12. Tell us a little bit about your interest in antique
dictionaries and gardening.
I’ve always had hobbies. Horses were the hobby growing up that I couldn’t stop doing. I had a bunch of other hobbies that I did for a little bit, and I stopped. The reason why I’m still riding is because I haven’t found a way to stop yet. The hobbies now are good for me mentally. If I only think about horses my brain will build feedback loops, where there are no new ideas; there’s no new perspective, and that doesn’t help me develop. New ways of approaching things are how you get better. Hobbies also keep my mind fresh. It’s interesting to learn about something so seemingly boring, like a dictionary. Think about the task of writing a dictionary with no previous dictionary. That’s a monumental task. For the English language, it took 50 years to do.
I found another interest in gardening. I stopped eating meat six years ago, and that’s where the gardening kind of came from. I only eat plants, and I also like to cook. So all of that came together, and each year I get a little bit better at it.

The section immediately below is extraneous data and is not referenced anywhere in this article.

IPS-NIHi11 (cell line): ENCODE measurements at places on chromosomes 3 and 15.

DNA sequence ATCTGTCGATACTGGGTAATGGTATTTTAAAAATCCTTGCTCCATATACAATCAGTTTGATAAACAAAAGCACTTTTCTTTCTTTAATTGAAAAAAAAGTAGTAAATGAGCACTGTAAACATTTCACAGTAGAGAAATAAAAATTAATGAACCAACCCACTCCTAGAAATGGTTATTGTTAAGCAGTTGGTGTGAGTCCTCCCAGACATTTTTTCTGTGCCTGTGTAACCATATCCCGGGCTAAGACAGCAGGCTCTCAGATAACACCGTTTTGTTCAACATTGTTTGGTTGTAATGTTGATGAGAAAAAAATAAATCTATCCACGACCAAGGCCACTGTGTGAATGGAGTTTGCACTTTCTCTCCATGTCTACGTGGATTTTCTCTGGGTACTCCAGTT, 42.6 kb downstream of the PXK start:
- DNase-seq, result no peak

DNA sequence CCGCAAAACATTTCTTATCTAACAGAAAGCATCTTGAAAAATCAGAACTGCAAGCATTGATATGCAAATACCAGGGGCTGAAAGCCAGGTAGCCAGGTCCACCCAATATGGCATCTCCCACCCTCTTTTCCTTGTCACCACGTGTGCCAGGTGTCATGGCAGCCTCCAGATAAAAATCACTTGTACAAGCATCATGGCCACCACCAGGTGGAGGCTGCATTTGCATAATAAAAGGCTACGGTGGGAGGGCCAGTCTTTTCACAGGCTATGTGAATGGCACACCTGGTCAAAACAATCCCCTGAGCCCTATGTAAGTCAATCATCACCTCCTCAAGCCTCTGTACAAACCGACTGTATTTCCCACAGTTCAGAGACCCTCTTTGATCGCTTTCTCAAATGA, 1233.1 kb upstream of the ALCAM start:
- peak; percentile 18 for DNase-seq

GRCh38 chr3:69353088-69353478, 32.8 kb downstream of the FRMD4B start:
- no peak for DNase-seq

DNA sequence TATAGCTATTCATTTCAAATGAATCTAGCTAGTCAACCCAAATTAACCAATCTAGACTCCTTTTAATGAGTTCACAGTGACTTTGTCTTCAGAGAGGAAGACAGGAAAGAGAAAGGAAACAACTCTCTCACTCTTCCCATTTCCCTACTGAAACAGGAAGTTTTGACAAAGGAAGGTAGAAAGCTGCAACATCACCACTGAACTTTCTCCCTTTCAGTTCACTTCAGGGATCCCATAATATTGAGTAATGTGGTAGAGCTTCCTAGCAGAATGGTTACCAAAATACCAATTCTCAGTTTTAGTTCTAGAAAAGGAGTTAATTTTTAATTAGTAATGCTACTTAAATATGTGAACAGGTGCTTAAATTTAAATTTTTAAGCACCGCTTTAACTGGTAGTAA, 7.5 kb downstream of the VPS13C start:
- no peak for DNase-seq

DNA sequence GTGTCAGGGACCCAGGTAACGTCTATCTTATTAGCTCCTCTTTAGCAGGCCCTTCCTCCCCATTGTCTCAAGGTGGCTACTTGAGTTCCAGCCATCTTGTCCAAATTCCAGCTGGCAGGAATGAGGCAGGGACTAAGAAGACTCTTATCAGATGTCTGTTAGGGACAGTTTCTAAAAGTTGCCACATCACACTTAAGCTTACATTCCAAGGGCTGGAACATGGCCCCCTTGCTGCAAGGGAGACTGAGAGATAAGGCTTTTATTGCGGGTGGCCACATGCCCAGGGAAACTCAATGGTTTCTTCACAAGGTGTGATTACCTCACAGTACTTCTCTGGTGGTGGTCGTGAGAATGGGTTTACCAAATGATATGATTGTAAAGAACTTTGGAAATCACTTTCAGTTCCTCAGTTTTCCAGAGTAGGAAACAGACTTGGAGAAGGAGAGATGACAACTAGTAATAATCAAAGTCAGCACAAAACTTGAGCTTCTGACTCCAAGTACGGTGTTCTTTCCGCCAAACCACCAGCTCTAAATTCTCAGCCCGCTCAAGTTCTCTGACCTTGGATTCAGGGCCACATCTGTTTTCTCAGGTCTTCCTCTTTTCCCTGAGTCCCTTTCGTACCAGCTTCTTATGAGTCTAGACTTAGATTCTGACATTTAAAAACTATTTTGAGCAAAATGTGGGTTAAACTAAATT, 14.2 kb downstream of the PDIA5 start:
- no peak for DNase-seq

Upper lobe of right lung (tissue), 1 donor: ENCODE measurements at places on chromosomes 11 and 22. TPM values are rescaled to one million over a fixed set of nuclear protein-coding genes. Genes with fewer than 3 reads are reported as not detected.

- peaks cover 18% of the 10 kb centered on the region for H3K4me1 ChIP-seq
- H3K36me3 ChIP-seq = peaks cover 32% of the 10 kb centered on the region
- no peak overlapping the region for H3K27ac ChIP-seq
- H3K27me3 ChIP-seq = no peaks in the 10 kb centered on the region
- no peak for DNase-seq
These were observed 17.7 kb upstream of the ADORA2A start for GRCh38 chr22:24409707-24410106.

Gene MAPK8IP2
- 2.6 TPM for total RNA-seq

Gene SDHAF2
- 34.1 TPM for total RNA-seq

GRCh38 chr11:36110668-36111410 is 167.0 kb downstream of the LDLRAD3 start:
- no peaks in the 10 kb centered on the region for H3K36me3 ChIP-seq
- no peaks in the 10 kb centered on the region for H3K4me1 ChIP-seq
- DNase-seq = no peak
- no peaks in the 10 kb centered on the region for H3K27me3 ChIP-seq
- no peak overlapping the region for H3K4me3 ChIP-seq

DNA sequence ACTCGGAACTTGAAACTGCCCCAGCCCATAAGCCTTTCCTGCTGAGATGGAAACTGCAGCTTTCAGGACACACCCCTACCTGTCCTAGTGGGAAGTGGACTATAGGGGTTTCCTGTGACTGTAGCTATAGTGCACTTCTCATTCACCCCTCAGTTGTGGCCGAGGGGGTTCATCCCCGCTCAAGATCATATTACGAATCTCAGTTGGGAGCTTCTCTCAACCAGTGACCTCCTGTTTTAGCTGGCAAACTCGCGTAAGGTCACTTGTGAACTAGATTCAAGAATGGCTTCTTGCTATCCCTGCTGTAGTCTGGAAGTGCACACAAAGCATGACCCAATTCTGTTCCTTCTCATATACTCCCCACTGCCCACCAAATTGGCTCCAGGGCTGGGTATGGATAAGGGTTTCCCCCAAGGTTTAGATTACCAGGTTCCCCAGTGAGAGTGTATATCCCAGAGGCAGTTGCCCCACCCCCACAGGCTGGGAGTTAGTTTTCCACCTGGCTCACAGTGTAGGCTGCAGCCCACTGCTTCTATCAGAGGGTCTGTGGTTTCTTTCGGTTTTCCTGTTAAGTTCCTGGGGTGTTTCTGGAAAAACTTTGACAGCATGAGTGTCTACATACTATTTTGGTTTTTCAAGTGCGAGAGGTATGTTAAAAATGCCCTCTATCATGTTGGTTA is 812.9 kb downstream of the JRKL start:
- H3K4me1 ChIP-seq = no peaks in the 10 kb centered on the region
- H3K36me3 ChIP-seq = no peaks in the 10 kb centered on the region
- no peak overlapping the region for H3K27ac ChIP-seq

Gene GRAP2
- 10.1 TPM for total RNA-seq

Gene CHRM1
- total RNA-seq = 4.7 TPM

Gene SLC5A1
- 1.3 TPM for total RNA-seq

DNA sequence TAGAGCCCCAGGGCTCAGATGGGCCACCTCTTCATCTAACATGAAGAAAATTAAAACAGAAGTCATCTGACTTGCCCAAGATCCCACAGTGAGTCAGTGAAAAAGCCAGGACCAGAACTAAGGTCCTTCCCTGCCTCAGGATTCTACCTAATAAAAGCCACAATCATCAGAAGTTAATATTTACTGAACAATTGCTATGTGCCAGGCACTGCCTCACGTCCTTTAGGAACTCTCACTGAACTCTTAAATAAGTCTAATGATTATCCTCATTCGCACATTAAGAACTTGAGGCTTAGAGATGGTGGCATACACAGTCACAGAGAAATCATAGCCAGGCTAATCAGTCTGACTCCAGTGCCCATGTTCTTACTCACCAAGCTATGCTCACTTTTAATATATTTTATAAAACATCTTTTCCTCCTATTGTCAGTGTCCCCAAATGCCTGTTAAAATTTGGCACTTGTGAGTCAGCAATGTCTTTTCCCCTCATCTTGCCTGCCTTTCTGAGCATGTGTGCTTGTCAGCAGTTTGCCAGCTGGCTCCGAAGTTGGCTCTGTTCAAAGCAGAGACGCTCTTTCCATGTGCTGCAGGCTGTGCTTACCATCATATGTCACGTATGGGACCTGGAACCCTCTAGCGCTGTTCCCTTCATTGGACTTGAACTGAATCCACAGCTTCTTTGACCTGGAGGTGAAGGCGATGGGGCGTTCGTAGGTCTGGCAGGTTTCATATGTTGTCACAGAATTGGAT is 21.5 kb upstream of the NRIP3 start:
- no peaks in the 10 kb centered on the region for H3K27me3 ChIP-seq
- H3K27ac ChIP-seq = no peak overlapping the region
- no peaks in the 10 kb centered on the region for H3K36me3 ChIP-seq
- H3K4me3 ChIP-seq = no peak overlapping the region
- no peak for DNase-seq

Editor’s Note: At the time of this July 2021 post, just two months after we posed our 12 questions to Karl Cook, his success in the ring had returned with resounding results. Within a span of three weeks, he and Caillou 24, his 14-year-old Holsteiner gelding, claimed two $137,000 Grand Prix CSI 3* wins in seven- and eight-horse jump-offs respectively, in Traverse City, Michigan.